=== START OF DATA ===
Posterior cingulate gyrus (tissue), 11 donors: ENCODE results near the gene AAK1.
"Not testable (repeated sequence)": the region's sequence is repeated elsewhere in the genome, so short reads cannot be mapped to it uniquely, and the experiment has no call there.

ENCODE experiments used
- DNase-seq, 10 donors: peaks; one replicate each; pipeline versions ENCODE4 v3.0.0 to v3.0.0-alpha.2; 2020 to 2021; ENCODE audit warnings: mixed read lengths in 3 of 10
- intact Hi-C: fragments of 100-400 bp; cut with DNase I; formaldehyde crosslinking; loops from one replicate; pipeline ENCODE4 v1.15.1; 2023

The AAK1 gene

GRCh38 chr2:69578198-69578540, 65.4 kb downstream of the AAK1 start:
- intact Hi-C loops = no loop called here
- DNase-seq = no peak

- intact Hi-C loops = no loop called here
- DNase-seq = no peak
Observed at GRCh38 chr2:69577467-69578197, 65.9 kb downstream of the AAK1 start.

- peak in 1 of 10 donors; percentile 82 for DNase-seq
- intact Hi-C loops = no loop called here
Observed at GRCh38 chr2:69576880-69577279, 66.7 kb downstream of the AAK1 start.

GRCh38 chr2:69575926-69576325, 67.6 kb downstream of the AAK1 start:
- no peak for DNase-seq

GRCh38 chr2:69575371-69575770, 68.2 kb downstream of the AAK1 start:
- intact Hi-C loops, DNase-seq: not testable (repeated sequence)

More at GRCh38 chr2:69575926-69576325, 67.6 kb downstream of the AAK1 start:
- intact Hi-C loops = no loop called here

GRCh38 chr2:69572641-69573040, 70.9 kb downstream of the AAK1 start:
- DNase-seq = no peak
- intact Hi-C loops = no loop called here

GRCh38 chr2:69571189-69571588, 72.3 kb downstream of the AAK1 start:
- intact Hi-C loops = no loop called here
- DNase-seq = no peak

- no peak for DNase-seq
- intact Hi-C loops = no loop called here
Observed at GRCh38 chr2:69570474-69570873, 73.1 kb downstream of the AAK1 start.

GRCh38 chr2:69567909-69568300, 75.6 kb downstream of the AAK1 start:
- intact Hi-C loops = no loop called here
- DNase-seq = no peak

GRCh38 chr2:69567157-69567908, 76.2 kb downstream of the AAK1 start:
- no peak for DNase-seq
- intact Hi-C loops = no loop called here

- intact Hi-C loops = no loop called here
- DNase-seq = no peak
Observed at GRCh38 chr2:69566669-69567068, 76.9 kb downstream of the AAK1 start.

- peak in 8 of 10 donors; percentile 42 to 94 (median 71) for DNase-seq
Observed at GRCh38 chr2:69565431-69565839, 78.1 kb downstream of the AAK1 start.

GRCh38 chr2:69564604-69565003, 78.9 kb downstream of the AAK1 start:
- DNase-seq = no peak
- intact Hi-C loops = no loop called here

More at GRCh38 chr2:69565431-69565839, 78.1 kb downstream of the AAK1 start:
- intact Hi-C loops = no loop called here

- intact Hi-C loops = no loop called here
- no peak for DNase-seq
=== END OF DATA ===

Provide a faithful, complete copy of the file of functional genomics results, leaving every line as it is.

Posterior cingulate gyrus (tissue), 11 donors: ENCODE results near the gene AAK1.
"Not testable (repeated sequence)": the region's sequence is repeated elsewhere in the genome, so short reads cannot be mapped to it uniquely, and the experiment has no call there.

ENCODE experiments used
- DNase-seq, 10 donors: peaks; one replicate each; pipeline versions ENCODE4 v3.0.0 to v3.0.0-alpha.2; 2020 to 2021; ENCODE audit warnings: mixed read lengths in 3 of 10
- intact Hi-C: fragments of 100-400 bp; cut with DNase I; formaldehyde crosslinking; loops from one replicate; pipeline ENCODE4 v1.15.1; 2023

The AAK1 gene

GRCh38 chr2:69578198-69578540, 65.4 kb downstream of the AAK1 start:
- intact Hi-C loops = no loop called here
- DNase-seq = no peak

- intact Hi-C loops = no loop called here
- DNase-seq = no peak
Observed at GRCh38 chr2:69577467-69578197, 65.9 kb downstream of the AAK1 start.

- peak in 1 of 10 donors; percentile 82 for DNase-seq
- intact Hi-C loops = no loop called here
Observed at GRCh38 chr2:69576880-69577279, 66.7 kb downstream of the AAK1 start.

GRCh38 chr2:69575926-69576325, 67.6 kb downstream of the AAK1 start:
- no peak for DNase-seq

GRCh38 chr2:69575371-69575770, 68.2 kb downstream of the AAK1 start:
- intact Hi-C loops, DNase-seq: not testable (repeated sequence)

More at GRCh38 chr2:69575926-69576325, 67.6 kb downstream of the AAK1 start:
- intact Hi-C loops = no loop called here

GRCh38 chr2:69572641-69573040, 70.9 kb downstream of the AAK1 start:
- DNase-seq = no peak
- intact Hi-C loops = no loop called here

GRCh38 chr2:69571189-69571588, 72.3 kb downstream of the AAK1 start:
- intact Hi-C loops = no loop called here
- DNase-seq = no peak

- no peak for DNase-seq
- intact Hi-C loops = no loop called here
Observed at GRCh38 chr2:69570474-69570873, 73.1 kb downstream of the AAK1 start.

GRCh38 chr2:69567909-69568300, 75.6 kb downstream of the AAK1 start:
- intact Hi-C loops = no loop called here
- DNase-seq = no peak

GRCh38 chr2:69567157-69567908, 76.2 kb downstream of the AAK1 start:
- no peak for DNase-seq
- intact Hi-C loops = no loop called here

- intact Hi-C loops = no loop called here
- DNase-seq = no peak
Observed at GRCh38 chr2:69566669-69567068, 76.9 kb downstream of the AAK1 start.

- peak in 8 of 10 donors; percentile 42 to 94 (median 71) for DNase-seq
Observed at GRCh38 chr2:69565431-69565839, 78.1 kb downstream of the AAK1 start.

GRCh38 chr2:69564604-69565003, 78.9 kb downstream of the AAK1 start:
- DNase-seq = no peak
- intact Hi-C loops = no loop called here

More at GRCh38 chr2:69565431-69565839, 78.1 kb downstream of the AAK1 start:
- intact Hi-C loops = no loop called here

- intact Hi-C loops = no loop called here
- no peak for DNase-seq